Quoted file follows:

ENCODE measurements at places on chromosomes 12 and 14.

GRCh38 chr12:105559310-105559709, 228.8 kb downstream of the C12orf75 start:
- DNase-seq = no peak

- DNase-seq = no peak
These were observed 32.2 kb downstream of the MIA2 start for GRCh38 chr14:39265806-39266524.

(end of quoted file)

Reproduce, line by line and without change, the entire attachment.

ENCODE measurements at places on chromosomes 12 and 14.

GRCh38 chr12:105559310-105559709, 228.8 kb downstream of the C12orf75 start:
- DNase-seq = no peak

- DNase-seq = no peak
These were observed 32.2 kb downstream of the MIA2 start for GRCh38 chr14:39265806-39266524.